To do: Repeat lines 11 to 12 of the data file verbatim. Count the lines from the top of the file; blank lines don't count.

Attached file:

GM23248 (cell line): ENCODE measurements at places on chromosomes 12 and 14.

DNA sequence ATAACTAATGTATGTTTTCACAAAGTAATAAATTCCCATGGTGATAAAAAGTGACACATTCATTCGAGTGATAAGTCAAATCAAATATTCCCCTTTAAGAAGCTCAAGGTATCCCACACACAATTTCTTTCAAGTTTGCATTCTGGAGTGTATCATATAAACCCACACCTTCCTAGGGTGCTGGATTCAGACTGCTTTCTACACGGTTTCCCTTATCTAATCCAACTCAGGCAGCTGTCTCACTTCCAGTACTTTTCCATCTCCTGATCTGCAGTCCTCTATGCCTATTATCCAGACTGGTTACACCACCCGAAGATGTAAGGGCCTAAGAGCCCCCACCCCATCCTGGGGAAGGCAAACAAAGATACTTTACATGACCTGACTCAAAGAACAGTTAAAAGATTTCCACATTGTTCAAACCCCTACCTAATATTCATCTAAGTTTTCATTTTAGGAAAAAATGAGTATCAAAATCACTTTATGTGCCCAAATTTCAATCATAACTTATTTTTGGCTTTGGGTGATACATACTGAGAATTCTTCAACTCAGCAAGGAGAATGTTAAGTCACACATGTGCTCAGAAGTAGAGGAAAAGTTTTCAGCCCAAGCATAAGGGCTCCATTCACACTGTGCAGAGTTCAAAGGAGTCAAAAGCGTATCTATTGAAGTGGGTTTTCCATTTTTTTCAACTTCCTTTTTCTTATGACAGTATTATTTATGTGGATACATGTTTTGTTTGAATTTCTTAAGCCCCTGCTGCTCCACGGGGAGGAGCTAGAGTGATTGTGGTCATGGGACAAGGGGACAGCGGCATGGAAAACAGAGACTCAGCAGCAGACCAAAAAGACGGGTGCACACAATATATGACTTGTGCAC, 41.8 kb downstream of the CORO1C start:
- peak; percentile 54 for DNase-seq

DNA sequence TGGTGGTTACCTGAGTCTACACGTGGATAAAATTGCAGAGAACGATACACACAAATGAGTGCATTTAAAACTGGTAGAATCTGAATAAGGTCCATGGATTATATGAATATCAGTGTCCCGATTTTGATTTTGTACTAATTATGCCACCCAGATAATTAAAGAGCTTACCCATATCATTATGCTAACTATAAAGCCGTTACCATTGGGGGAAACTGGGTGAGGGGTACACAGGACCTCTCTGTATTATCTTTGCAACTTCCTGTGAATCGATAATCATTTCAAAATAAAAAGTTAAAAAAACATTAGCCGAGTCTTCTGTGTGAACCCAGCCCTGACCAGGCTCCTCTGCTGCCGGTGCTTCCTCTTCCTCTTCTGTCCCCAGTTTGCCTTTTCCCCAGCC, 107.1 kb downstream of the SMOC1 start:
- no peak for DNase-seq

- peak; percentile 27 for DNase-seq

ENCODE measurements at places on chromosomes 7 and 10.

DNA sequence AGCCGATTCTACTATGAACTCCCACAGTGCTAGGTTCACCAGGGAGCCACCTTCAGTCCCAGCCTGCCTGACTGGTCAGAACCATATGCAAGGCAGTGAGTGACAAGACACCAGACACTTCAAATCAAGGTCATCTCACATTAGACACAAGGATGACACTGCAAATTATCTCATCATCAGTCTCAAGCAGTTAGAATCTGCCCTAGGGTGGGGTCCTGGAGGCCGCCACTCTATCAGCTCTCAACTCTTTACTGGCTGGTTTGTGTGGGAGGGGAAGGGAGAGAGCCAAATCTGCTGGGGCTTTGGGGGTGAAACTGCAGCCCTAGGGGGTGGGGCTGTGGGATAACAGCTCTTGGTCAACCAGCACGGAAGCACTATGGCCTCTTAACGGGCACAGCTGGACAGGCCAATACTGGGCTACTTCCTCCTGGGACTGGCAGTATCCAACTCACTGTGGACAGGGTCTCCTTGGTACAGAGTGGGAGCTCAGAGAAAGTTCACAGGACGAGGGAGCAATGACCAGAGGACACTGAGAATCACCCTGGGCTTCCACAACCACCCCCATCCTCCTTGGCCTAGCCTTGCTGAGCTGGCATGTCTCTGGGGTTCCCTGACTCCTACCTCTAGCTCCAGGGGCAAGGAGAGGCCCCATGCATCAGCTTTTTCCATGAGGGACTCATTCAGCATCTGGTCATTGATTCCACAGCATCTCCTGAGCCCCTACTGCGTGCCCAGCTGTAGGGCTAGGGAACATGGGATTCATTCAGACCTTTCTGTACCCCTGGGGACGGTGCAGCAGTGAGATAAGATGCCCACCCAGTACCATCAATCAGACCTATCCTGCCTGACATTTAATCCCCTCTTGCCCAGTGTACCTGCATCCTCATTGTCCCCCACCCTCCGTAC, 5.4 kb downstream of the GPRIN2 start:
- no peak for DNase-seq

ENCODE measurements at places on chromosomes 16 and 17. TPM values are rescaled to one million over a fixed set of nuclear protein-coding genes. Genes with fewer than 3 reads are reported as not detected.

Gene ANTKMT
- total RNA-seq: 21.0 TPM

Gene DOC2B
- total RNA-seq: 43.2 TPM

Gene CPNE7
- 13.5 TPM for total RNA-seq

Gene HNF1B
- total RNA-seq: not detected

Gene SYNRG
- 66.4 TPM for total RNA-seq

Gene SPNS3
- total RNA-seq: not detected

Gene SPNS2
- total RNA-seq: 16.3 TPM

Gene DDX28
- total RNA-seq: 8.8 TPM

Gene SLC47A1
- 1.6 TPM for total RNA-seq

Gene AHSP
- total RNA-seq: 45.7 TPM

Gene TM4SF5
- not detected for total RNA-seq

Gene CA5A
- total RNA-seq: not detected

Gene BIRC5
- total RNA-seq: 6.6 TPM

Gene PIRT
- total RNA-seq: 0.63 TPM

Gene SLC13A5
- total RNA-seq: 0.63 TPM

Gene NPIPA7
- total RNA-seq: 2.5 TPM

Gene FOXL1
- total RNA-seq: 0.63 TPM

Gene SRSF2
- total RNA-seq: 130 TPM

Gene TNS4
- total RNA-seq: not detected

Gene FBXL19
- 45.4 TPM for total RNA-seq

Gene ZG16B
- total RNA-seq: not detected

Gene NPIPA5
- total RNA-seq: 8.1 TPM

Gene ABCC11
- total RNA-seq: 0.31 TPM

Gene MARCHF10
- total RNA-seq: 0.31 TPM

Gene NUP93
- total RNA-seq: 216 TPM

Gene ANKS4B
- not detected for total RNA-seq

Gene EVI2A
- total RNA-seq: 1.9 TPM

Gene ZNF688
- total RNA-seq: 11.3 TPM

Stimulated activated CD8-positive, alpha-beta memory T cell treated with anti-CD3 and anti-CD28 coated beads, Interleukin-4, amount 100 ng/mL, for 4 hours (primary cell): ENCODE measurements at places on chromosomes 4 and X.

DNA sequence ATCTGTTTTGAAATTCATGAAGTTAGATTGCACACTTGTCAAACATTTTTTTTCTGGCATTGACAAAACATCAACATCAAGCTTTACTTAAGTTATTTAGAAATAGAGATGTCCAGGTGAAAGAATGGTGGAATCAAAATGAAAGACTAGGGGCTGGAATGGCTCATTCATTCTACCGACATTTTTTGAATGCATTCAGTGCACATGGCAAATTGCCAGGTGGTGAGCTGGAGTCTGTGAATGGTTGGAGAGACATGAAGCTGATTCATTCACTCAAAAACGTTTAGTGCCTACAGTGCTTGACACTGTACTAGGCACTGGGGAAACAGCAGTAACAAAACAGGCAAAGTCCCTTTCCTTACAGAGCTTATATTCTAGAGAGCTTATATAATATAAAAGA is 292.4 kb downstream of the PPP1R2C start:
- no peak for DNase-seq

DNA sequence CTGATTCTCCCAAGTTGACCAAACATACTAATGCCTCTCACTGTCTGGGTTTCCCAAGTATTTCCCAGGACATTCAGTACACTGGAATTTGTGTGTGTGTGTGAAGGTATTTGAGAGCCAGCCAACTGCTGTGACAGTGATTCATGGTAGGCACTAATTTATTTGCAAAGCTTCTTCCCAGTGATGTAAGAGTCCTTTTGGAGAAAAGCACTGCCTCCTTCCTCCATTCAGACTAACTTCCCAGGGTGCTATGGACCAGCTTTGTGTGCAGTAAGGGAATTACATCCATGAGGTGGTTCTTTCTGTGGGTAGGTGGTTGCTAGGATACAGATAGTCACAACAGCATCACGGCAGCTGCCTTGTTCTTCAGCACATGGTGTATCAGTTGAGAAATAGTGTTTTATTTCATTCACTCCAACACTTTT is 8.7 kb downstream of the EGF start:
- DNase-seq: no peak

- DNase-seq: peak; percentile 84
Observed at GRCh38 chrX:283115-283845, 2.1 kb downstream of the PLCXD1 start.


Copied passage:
Gene ANTKMT
- total RNA-seq: 21.0 TPM